UNITED STATES DISTRICT COURT EASTERN DISTRICT OF LOUISIANA DAVID REGENBOGEN CIVIL ACTION VERSUS NO. 14-1494 UNITED STATES OF AMERICA, ET AL. SECTION “L” (4) ORDER AND REASONS Before the Court is Defendant Pemco Ltd.’s 12(b)(6) Motion to Dismiss Plaintiff David Regenbogen’s claims on the grounds that they are prescribed. (R. Doc. 54). Having considered the parties’ motions and the applicable law, the Court now issues this Order and Reasons. I. BACKGROUND This lawsuit arises out of injuries allegedly sustained by Plaintiff David Regenbogen (“Plaintiff” or “Regenbogen”) on November 2, 2012, while he visited a property that was for sale at 5601 York Street in Metairie, Louisiana. (R. Doc. 1). Plaintiff seeks damages for severe injuries he allegedly sustained when he fell as a result of a hazardous and dangerous condition on the property, specifically a “slippery surface located on the back deck of the home.” (R. Doc. 21 at 1). Following the accident, Plaintiff initially filed suit on November 1, 2013, against, inter alia, the United States of America d/b/a U.S. Department of Housing and Urban Development (“HUD”), pursuant to the Federal Tort Claims Act (“FTCA”). At the time the suit was filed, Plaintiff had not exhausted all administrative remedies under the FTCA – Plaintiff’s Form 95 was still pending. Accordingly, HUD filed a Motion to Dismiss for lack of subject matter jurisdiction. On June 2, 2014, this Court granted the United States’ Motion to Dismiss, dismissing Plaintiff’s lawsuit as premature pending the outcome of the Form 95 and investigation by the HUD. On or about March 26, 2014, HUD sent notice that Plaintiff’s claim filed through Form 95 was denied. Upon receiving this denial, Plaintiff had exhausted all administrative remedies allowed to him under the law. Accordingly, on June 26, 2014, Plaintiff re-filed his suit, naming, inter alia, HUD as a defendant. (R. Doc. 1). Then, on January 6, 2015, Plaintiff filed an Unopposed Motion to dismiss certain defendants and to “Substitute Cityside Management Corp., and Pemco Ltd for [HUD].” (R. Doc. 21). In his motion, Plaintiff stated: Through the initial litigation process, it has become apparent that the oversight, maintenance, management and preservation services for the property located at 5601 York Street, Metairie Louisiana was in fact contracted out to and the sole responsibility of both Cityside Management Corp. and Pemco Ltd. Id. On January 7, 2015, the Court granted Plaintiff’s Motion to Dismiss, thereby dismissing Plaintiff’s claims against Shawn Thomas, State Farm Fire and Casualty Company, Action Realty Inc. d/b/a Century 21 Action Realty and XYZ Corporation and substituting Cityside Management Corp. (“Cityside”) and Pemco Ltd. (“Pemco”) as Defendants in place of HUD. (R. Doc. 22). Thereafter, on February 25, 2015, a summons was issued to Pemco, through its registered agent, requesting service of the instant action. (R. Doc. 25-1). On October 12, 2015, Cityside filed a Motion to Dismiss arguing Plaintiff’s claims against it were prescribed. (R. Doc. 40). The Court granted that Motion on November 18, 2015. (R. Doc. 50). Plaintiff filed a notice of appeal on December 17, 2015. (R. Doc. 53). Defendant Pemco filed this Motion to Dismiss on January 22, 2016. (R. Doc. 54). On March 19, 2016, this Court stayed and administratively closed the case pending the outcome of the aforementioned appeal. (R. Doc. 63). However, on June 27, 2016, the Fifth Circuit dismissed the appeal for lack of jurisdiction, finding the appeal premature because it had been filed before all claims and 2 parties were disposed of. (R. Doc. 64). Thereafter, the case was reopened and this Motion was re-set for submission. II. PRESENT MOTION Pemco moves to dismiss Plaintiff’s claims pursuant to Federal Rule of Civil Procedure 12(b)(6). In the instant action, filed on June 26, 2014, Plaintiff alleges that his injuries were sustained on November 2, 2012, more than one year before the date of filing. The parties do not dispute that the Plaintiff’s claims against Pemco are subject to a one-year prescriptive period. However, the parties do dispute whether (1) the applicable one-year prescriptive period was interrupted and (2) whether Plaintiff’s claims against Pemco relate back to the date of Plaintiff’s original complaint. The Court will address each argument in turn. III. STANDARD OF REVIEW The Federal Rules of Civil Procedure permit a defendant to seek dismissal of a complaint based on the “failure to state a claim upon which relief can be granted.” Fed. R. Civ. P. 12(b)(6). A district court must construe facts in the light most favorable to the nonmoving party. The court must accept as true all factual allegations contained in the complaint. Ashcroft v. Iqbal, 556 U.S. 662, 678 (2009). “To survive a motion to dismiss, a complaint must contain sufficient factual matter, accepted as true, to ‘state a claim to relief that is plausible on its face.’ A claim has facial plausibility when the plaintiff pleads factual content that allows the court to draw the reasonable inference that the defendant is liable for the misconduct alleged.” Id. (citation omitted). Dismissal is appropriate only if the complaint fails to plead “enough facts to state a claim to relief that is plausible on its face.” Bell Atlantic Corporation et al. v. William Twombly, 550 U.S. 544, 570 (2007). 3 Prescription may be raised in a Rule 12(b)(6) motion to dismiss. See Tigert v. Am. Airlines Inc., 390 F. App’x 357 (5th Cir. 2010) (affirming dismissal of time-barred claim under 12(b)(6)). A prescriptive defense supports dismissal under 12(b)(6) “where it is evident from the plaintiff’s pleadings that the action is barred and the pleadings fail to raise some basis for tolling or the like.” Jones v. Alcoa, Inc., 339 F.3d 359, 366 (5th Cir. 2003); Anderson v. City of New Orleans, No. CIV.A. 03-3010, 2004 WL 1396325, at *3 (E.D. La. June 18, 2004) (“A complaint is subject to dismissal for failure to state a claim upon which relief can be granted if the prescriptive period has run.”). IV. LAW AND ARGUMENT Liberative prescription is a method of barring actions due to inaction. La. C. C. art. 3447. The type of action that a plaintiff brings determines the applicable prescriptive period. Starns v. Emmons, 538 So.2d 275, 277 (La. 1989). A delictual action, like the one Plaintiff brings against Pemco, is subject to a liberative prescription of one year, which begins to run on the date the injury or damage is sustained. La. C. C. art. 3492. Generally, prescription statutes are strictly construed against prescription and in favor of the claim sought to be extinguished by it. Bailey v. Khoury, 04–620 (La.1/20/05), 891 So.2d 1268, 1275. A. The prescriptive period was not interrupted pursuant to La. C. C. art. 3462 La. C. C. art. 3462 controls how prescriptive periods are generally interrupted: Prescription is interrupted when the owner commences action against the possessor, or when the obligee commences action against the obligor, in a court of competent jurisdiction and venue. If action is commenced in an incompetent court, or in an improper venue, prescription is interrupted only as to a defendant served by process within the prescriptive period. Both Plaintiff’s original complaint and the instant action allege an injury sustained on November 2, 2012. Although Plaintiff filed his original complaint within the applicable one-year period, 4 this filing did not operate as an interruption of the prescriptive period because the Defendant was not a party to the lawsuit at the time. Pursuant to La. C. C. art. 3462, the running of prescription may be interrupted by the timely filing of an action in one of two circumstances: (1) the court in which the action is filed is competent, or, if not, (2) service of process on the defendant is perfected before prescription has run. In this instance, neither of these circumstances have been satisfied. Under Louisiana law, a court is competent if it has jurisdiction over the subject matter and is a proper venue for the action. La. C. C. art. 5251(4). In this instance, Plaintiff’s original complaint was insufficient to interrupt prescription as, at the time of the filing, this Court did not have subject matter jurisdiction over Plaintiff’s claims. Further, since Pemco was not named as a defendant to Plaintiff’s original complaint, service was not perfected on Pemco within the appropriate prescriptive period. B. The prescriptive period was not interrupted pursuant to La. C. C. art. 1799 Identifying more ways that prescriptive periods can be interrupted, La. C. C. at. 1799 provides that “[t]he interruption of prescription against one solidary obligor is effective against all solidary obligors and their heirs.” Under La. C. C. art. 1794, “[a]n obligation is solidary for the obligors when each obligor is liable for the whole performance. A performance rendered by one of the solidary obligors relieves the others of liability toward the obligee.” Further, “an obligation may be solidary though for one of the obligors it is subject to a condition or term.” La. C. C. art. 1798. Plaintiff argues that Pemco is a solidary or joint obligor with HUD because it entered into a contract to market and sell the property. R. Doc. 72. However, Plaintiff offers no support for its argument that a contract’s indemnification clause creates a solidary relationship. Moreover, 5 under Louisiana law, parties are solidarily liable to the extent they share coextensive liability to repair certain elements of the same damage.” Glasgow v. PAR Minerals Corp., 70 So. 3d 765, 772 (La. 5/10/11). Here, Plaintiff has not met its burden to prove that Pemco was a solidary obligor in conjunction with any of the defendants, including HUD. Toomer v. A-1 Fence & Patio, Inc., 2008-2197 (La. App. 1 Cir. 10/27/09), 29 So. 3d 609, 611-12 (La. Ct. App. 2009) (“[W]hen the plaintiff’s basis for claiming an interruption of prescription is solidary liability between two or more parties, the plaintiff bears the burden of proving that a solidary relationship exists.”). In fact, HUD has no obligation to the Plaintiff and cannot be considered an “obligor,” solidary or otherwise. See Etienne v. Nat’l Auto. Ins. Co., 1999-2610 (La. 4/25/00), 759 So. 2d 51, 56 (La. 4/25/00) (“Filing suit against a party who is later determined to be without obligation to the plaintiff does not interrupt prescription against a purported solidary obligor who was not timely sued.”). 1 C. Plaintiff’s claims against Pemco do not relate back to the date of his complaint against HUD Notwithstanding the foregoing, Plaintiff’s claims against HUD were not prescribed because the Form 95 interrupted prescription. As was discussed above, before a lawsuit may be filed under the FTCA, a Plaintiff must first exhaust all his administrative remedies. 28 U.S.C. § 2675. The requirement of exhaustion of remedies is a jurisdictional requisite to the filing of an action under the FTCA. McAfee v. 5th Circuit Judges, 884 F.2d 199, 204 (5th Cir. 1981). The purpose of the requirement that notice of the claim must be presented to the implicated agency before suit may be filed under the FTCA is to provide sufficient opportunity to resolve the matter 1 Because this Court finds that PEMCO and HUD are not solidarily liable, Plaintiff’s argument that prescription may be interrupted by a timely suit filed against an immune defendant is moot. 6 at the administrative level without the necessity of judicial intervention. Montoya v. United States, 841 F.2d 102, 104 (5th Cir. 1988). The prescriptive period for the FTCA is outlined in 28 U.S.C. § 2401(b) and states: [A] tort claim against the United States shall be forever barred unless it is presented in writing to the appropriate Federal agency within two years after such claim accrues or unless action is begun within six months after the date of the mailing, by certified or registered mail, of notice of final denial of the claim by the agency to which it was presented. HUD received a claim for injury damages from Plaintiff on October 13, 2013. Plaintiff received notice of the denial of his claim by HUD on March 26, 2014, indicating that his administrative claim had been denied and that he could bring suit against United States in district court within six months of the denial. Plaintiff proceeded to file the instant lawsuit on June 26, 2014, well within the six month prescriptive period allowed under the FTCA. Therefore, Plaintiff’s lawsuit against HUD was timely filed. Accordingly, the question now before the Court is whether Plaintiff’s substitution of Pemco for the HUD relates back to the filing of Plaintiff’s complaint on June 26, 2014. Federal Rule of Civil Procedure 15(c) allows a plaintiff to amend a pleading to change a party even if the amendment is filed after the statute of limitations has run against the party to be added if that party has been sufficiently put on notice. Rule 15(c) provides: (c) Relation Back of Amendments. (1) When an Amendment Relates Back. An amendment to a pleading relates back to the date of the original pleading when: (A) the law that provides the applicable statute of limitations allows relation back; (B) the amendment asserts a claim or defense that arose out of the conduct, transaction, or occurrence set out-or attempted to be set out--in the original pleading; or (C) the amendment changes the party or the naming of the party against whom a claim is asserted, if Rule 7 15(c)(1)(B) is satisfied and if, within the period provided by Rule 4(m) 2 for serving the summons and complaint, the party to be brought in by amendment: (i) received such notice of the action that it will not be prejudiced in defending on the merits; and (ii) knew or should have known that the action would have been brought against it, but for a mistake concerning the proper party’s identity. Rule 15(c)(1) allows an amended pleading to relate back when “relation back is permitted by the law that provides the statute of limitations applicable to the action.” Id; see also Maltese v. Keller Indus., Inc., 853 F. Supp. 945, 948-51 (E.D. La. 1994). The Louisiana statute of limitations is applicable to this action. Under Louisiana law, “[w]hen the action or defense asserted in the amended petition or answer arises out of the conduct, transaction, or occurrence set forth or attempted to be set forth in the original pleading, the amendment relates back to the date of filing the original pleading.” La. C. Civ. P. art. 1153. The Louisiana Supreme Court in Ray v. Alexandria Mall established the following criteria for determining when article 1153 permits an amendment naming a new party to relate back to the date of the filing of the original petition: (1) The amended claim must arise out of the same transaction or occurrence set forth in the original pleading; (2) The purported substitute defendant must have received notice of the institution of the action such that he will not be prejudiced in maintaining a defense on the merits; (3) The purported substitute defendant must know or should have known that but for a mistake concerning the identity of the proper party defendant, the action would have been brought against him; (4) The purported substitute defendant must not be a wholly new or unrelated defendant, since this would be tantamount to assertion of a new cause of action which would have otherwise prescribed. 2 With certain limited and irrelevant exceptions, Federal Rule of Civil Procedure 4(m) requires service of complaints within 120 days after filing. 8 434 So.2d 1083, 1086–87 (La. 1983) (emphasis added). Applying these criteria to the case sub judice, the amended claim arises out of the same transaction in the original suit, as the amended claim merely substitutes a different party. Therefore, the first Ray criterion is met. The second requirement is that the purported substitute defendant must have received notice of the action such that he will not be prejudiced in maintaining a defense. Pemco argues that this means notice within 120 days of the date Plaintiff’s complaint was filed pursuant to Rule 15(c)(1)(C). Plaintiff argues that Pemco had constructive notice of the suit because Century 21, who they contend were Plaintiff’s agent, had notice of the original complaint filed on November 1, 2013. R. Doc. 72 at 9. There has been no evidence presented to show that Pemco received any notice of the instant action within 120 days after suit was filed. Indeed, a summons requesting service of the instant action upon Pemco was not requested until February 25, 2015, which was over seven months after the filing of the instant action. However, pursuant to Louisiana law and article 1153, the critical inquiry is whether the defendant is prejudiced by the untimely filing. Therefore, the Court must determine whether Pemco received notice of the action such that it will not be prejudiced in maintaining a defense. In support of his argument that the amended petition relates back to the original petition, the Plaintiff relies on Findley v. City of Baton Rouge, 570 So.2d 1168 (La.1991), reh’g denied, Jan. 17, 1991. The plaintiff in Findley was injured in a public park in Baton Rouge, Louisiana, and filed suit (within the prescriptive period) against the City of Baton Rouge, alleging that his injuries were caused by a defective condition in a park roadway. Approximately 15 months after the plaintiff’s accident, the City discovered that the park was owned by the Recreation and Park Commission for the Parish of East Baton Rouge (BREC) and that the city had never owned, 9 maintained, or controlled the property or its roadways. The City thereafter filed a motion for summary judgment seeking dismissal, which was granted, and the plaintiff filed an amended petition naming BREC as a defendant. The trial court dismissed BREC on the basis of prescription, and the court of appeals affirmed. The Louisiana Supreme Court reversed, finding that the Ray criteria had been met. Id. The amended petition related back because (1) the two defendants were closely related and (2) BREC was not prejudiced by the untimely filing given that the City notified BREC of its investigation of the lawsuit shortly after the incident. Id. at 1171. The instant matter is factually distinguishable from Findley in both these regards. i. Cityside and HUD are not sufficiently closely related In Findley, the relationship between the City of Baton Rouge and BREC was a “very close relationship” such that notice to the City served as notice to BR. Id. at 1172. In fact, the Louisiana Supreme Court characterized the relationship between them as “much the same as that between a parent corporation and a subsidiary which is a separate legal entity.” Id. at 1171-72. The relationship between Cityside and the United States, a contractual indemnity relationship, is not a close relationship akin to that between a parent corporation and subsidiary. Plaintiff fails to support their argument that agency relationship is sufficient for Pemco and Century 21 to have an identity of interest. To find that a petition relates back, “[t]he original and the new defendant must have an identity of interest. An identity of interest has been found between a parent corporation and a wholly owned subsidiary and between corporations with interlocking officers. The relationship must be such that there is an inference of notice.” Std. Fire Ins. Co. v. Safeguard Storage Props., L.L.C., 04-794 ( La. App. 5 Cir 01/25/05), 894 So. 2d 502, 506. The court in Standard Fire found that the two defendants did not have an identity of interest 10 even when they had the same counsel and shared a board member. Id. The entities had different corporate residences and different agents for service of process. Further, the court found that [t]here has been no showing that Safeguard had any control over Fifteen, nor that Safeguard Storage is the parent corporation of Fifteen. Indeed, there has been no showing that Safeguard Storage and Fifteen are sufficiently related so as have an identity of interest. Stated another way, Standard has not shown any duty owed to it by Safeguard Storage. Id. at 508. The relationship between Pemco and Century 21 in the instant case is even further removed than the corporate relationship considered in Standard Fire. While Pemco contracted with Century 21 to provide certain services at the Property this relationship is, at most, one of agency, and is insufficient for identity of interest. There is no evidence the corporates shared personnel or officers, nor is there any evidence that either party issued a measure of control over the other. Plaintiff has failed to demonstrate a relationship between Century 21 and Pemco such that notice to Century 21 constitutes notice to Pemco. Further, the relationship between Pemco and the United States is analogous to the relationship between defendants in Morris v. Westside Transit Line, 841 So.2d 920 (2003). In Morris, an injured pedestrian brought an action against Westside Transit Line and American Transit Corporation after she fell at a bus stop, which was allegedly under the care, custody, and control of the named defendants. 841 So.2d 920 (2003). ATC/Vancom, which had been improperly named as Westside Transit Line and American Transit Corportation, answered the petition. ATC/Vancom subsequently filed a motion for summary judgment arguing that it had no ownership or maintenance responsibility over the bus stop and that Jefferson Parish owned the land upon which the bus stop was located. Plaintiff, after the prescriptive period had run, filed an amended petition naming Jefferson Parish as a defendant to the proceedings. A second amended petition was also filed naming Ferdinand Cerruti as an additional defendant. 11 Thereafter, Jefferson Parish and Cerruti filed exceptions of prescription arguing plaintiff’s claims against them were untimely lodged. In opposition to those exceptions, Morris submitted evidence of a contract between Jefferson Parish an ATC/Vancom which called for transit management services and included an indemnity agreement in favor of Jefferson Parish. The trial court maintained defendants’ exceptions of prescriptions, dismissing plaintiff’s claims against Jefferson Parish and Cerruti. An appeal followed wherein plaintiff contended, inter alia, that the amended petitions filed against Jefferson Parish and Cerruti related back to the timely filed original petition. The Louisiana Fifth Circuit Court of Appeal upheld the trial court’s decision granting defendants’ exceptions of prescription, reasoning as follows: In the present case, there is no evidence that ATC/Vancom had any type of identity of interest or a sufficient connexity of relationship with Jefferson Parish. There is no evidence that Jefferson Parish was notified of the lawsuit during the prescriptive period or that Jefferson Parish would not be prejudiced by the failure to receive notice with the statutory prescriptive period. Rather, the record shows that the Parish of Jefferson is a not a related party to the party timely sued, and as such, the amended petition does not relate back to the original petition pursuant to La. C.C.P. art. 1153. Id. at 926. In the instant matter, as in Morris, Plaintiff has not shown a “sufficient connexity of relationship” between the United States and Pemco such that notice of the suit to the United States served as notice to Pemco. The only evidence presented by Plaintiff in support of his relation back argument is the contract between the United States and Pemco. Plaintiff has not presented any evidence to show that the parties are connected in any other way nor has he shown that Pemco was put on notice of his claim prior to its being named as a Defendant and receiving the summons issued in this matter. ii. Cityside was prejudiced by Plaintiff’s untimely filing In Findley, the amended petition did not prejudice BREC in preparing and conducting its defense: 12 BREC did not dispose of any documents or suffer the loss of any witnesses who became unavailable because of the delay. There was no prejudice by loss of opportunity to investigate, because the City, upon being notified by the filing of the suit approximately six weeks after the accident, did perform an investigation. It is undisputed that the material gathered in the City’s investigation (which includes photographs of the pot hole taken by the plaintiff’s agent on the day of the accident) has been made available to BREC, which is an agency established to provide recreational services to the citizens of the City Findley, 570 So.2d at 1171. In the instant matter, there was no notice to Pemco by any timelynamed defendant nor was an investigation into Plaintiff’s injuries conducted either on Pemco behalf or by a party with sufficient “connexity of interests.” Plaintiff has claimed significant personal injuries resulting from the November 2, 2012 incident including both a neck surgery performed in November 2012 and a back surgery performed in July 2014. By the time Cityside was substituted as a Defendant in this matter, both of the Plaintiff’s surgeries had taken place thereby prohibiting Cityside from obtaining a presurgery independent medical examination (“IME”), which prejudices Cityside’s defense of this suit. While Plaintiff argues his injuries were severe and emergent, thus preventing an IME in any case, the untimely addition of Pemco also prevented them from inspecting the Property where the alleged injury occurred. By the time Pemco received notice of the suit, many months had passed and the Property had been sold. The delay in notice prevented Pemco from conducting any useful inspection of the Property. Accordingly, the lack of timely notice is unduly prejudicial to Pemco’s defense in this case. Because the second Ray criterion is not met, the Court need not analyze the remaining third and fourth criteria. 13 V. CONCLUSION For the foregoing reasons, the Plaintiff’s claims against Pemco are time-barred. Thus, IT IS ORDERED that Pemco’s motion to dismiss (R. Doc. 54) is GRANTED and Plaintiff’s claims against it are DISMISSED with prejudice, at Plaintiff’s cost, pursuant to Federal Rule of Civil Procedure 12(b)(6). New Orleans, Louisiana, this 17th day of February, 2017. UNITED STATES DISTRICT JUDGE 14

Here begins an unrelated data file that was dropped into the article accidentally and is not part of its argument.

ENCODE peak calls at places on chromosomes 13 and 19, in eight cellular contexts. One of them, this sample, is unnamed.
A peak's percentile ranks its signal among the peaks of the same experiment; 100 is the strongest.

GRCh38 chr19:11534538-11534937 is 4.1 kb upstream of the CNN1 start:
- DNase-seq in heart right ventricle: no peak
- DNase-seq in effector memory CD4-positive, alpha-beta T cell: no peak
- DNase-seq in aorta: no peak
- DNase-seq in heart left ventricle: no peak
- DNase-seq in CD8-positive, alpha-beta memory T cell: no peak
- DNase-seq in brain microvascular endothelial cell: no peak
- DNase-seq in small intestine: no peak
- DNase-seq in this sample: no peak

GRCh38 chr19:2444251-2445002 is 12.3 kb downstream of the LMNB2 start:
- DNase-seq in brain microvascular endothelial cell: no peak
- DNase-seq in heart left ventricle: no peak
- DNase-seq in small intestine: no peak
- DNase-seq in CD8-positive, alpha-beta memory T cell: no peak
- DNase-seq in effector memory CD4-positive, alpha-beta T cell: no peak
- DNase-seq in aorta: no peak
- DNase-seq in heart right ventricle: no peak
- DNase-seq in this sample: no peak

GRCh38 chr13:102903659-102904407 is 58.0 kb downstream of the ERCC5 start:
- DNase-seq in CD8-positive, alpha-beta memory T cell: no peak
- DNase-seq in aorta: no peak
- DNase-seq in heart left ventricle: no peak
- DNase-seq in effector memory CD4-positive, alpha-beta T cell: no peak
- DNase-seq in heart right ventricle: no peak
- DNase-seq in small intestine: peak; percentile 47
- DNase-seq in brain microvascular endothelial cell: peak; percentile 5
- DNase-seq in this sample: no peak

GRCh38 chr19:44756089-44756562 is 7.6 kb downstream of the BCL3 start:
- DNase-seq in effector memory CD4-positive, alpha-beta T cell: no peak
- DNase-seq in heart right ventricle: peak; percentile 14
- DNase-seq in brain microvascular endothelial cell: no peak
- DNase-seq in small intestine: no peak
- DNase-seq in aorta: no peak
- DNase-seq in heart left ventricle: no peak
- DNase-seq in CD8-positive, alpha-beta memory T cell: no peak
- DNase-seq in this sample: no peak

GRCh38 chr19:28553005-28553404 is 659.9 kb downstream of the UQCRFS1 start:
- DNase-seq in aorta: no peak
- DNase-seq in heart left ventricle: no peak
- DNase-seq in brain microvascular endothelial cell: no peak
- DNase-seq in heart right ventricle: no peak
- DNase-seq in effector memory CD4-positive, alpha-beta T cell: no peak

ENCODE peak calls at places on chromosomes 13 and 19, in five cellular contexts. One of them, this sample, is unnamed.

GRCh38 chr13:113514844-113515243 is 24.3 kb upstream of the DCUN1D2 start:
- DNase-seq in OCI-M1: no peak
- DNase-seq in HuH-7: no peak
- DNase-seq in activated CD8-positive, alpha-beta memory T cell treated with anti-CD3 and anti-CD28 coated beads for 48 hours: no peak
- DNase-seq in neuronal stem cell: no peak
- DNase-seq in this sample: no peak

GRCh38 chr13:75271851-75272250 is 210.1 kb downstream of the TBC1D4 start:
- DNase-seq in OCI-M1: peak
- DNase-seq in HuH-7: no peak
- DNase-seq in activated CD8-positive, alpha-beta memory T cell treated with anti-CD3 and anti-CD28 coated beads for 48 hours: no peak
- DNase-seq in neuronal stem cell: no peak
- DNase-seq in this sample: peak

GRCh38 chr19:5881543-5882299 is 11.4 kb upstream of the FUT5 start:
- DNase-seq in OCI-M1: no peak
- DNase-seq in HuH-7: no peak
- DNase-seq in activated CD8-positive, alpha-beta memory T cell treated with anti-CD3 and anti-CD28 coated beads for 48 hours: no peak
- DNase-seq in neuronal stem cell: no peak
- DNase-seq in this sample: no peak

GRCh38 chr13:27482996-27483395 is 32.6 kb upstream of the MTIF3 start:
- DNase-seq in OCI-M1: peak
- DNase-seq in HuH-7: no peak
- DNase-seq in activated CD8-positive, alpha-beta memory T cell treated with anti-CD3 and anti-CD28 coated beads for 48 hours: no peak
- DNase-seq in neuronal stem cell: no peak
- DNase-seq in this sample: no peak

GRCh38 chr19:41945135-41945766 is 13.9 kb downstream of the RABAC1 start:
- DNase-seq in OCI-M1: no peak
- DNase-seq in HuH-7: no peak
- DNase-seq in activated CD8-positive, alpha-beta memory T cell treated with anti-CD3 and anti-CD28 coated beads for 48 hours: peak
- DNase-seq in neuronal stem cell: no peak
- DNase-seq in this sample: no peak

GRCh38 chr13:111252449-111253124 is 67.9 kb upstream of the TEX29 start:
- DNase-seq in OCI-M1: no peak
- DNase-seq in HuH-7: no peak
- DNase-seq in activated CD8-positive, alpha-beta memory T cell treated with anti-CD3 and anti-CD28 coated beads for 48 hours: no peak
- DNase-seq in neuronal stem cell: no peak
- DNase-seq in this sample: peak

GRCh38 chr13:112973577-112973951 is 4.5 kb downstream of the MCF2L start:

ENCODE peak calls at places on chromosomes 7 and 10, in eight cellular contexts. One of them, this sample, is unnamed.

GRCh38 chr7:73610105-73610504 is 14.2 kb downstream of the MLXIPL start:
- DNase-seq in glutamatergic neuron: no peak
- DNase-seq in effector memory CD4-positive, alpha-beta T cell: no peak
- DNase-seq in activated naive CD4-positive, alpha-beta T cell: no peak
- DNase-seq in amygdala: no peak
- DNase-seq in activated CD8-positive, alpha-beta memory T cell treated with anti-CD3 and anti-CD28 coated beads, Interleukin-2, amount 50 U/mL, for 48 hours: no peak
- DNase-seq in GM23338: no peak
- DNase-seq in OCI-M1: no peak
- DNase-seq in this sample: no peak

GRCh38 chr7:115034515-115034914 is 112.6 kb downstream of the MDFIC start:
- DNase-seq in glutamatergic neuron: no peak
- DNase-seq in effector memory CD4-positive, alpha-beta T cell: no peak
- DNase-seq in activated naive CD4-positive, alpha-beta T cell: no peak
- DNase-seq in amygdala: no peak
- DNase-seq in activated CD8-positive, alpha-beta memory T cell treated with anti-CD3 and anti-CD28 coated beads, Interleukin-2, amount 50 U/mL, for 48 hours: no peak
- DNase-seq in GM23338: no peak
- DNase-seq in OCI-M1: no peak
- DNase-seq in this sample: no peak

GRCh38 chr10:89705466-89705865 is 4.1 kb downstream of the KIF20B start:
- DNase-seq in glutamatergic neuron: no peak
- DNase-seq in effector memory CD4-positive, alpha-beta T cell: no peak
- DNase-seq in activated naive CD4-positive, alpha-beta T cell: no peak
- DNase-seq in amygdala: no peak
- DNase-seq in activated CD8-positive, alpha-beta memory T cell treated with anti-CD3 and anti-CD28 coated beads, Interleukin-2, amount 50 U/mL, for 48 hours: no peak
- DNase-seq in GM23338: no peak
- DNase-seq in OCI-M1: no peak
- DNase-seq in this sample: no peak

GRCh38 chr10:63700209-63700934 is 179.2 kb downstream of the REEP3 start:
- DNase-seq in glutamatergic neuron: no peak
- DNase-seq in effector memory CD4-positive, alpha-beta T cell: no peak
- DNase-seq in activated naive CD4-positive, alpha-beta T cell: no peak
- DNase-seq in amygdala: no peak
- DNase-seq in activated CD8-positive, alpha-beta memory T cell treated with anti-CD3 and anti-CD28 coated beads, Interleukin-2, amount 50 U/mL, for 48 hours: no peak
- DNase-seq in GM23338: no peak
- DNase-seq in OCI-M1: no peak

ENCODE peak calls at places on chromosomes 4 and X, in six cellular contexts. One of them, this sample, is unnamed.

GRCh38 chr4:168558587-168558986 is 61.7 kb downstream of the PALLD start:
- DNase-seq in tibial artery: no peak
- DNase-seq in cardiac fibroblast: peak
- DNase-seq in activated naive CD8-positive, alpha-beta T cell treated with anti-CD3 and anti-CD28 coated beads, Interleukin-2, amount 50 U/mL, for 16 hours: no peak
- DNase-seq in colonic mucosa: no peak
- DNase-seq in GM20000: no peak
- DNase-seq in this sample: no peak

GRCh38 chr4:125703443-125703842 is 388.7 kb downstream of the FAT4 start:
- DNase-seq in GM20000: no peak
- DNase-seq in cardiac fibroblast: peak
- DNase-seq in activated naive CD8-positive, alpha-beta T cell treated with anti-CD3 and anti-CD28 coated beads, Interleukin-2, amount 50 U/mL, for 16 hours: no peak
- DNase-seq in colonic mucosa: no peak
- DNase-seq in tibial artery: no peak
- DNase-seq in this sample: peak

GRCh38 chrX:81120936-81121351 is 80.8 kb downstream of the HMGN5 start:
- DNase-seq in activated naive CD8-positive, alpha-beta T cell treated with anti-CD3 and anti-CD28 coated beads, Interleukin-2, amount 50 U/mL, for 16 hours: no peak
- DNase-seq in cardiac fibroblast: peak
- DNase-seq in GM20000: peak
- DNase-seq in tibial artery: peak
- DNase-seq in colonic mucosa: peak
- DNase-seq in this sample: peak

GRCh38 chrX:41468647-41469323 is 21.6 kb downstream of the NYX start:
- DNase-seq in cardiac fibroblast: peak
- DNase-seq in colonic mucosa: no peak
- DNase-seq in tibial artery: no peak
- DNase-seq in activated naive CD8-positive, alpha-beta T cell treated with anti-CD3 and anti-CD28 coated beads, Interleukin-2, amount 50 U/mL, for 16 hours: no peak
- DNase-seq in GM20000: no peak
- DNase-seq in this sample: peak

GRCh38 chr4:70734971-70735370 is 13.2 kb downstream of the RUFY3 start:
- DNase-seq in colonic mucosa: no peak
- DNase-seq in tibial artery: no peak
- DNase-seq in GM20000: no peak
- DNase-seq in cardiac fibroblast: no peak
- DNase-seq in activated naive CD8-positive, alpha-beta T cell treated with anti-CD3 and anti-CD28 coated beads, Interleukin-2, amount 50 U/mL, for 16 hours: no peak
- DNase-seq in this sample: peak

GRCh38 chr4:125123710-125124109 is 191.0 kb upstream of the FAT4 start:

Disclaimer: Justia Dockets & Filings provides public litigation records from the federal appellate and district courts. These filings and docket sheets should not be considered findings of fact or liability, nor do they necessarily reflect the view of Justia.

Why Is My Information Online?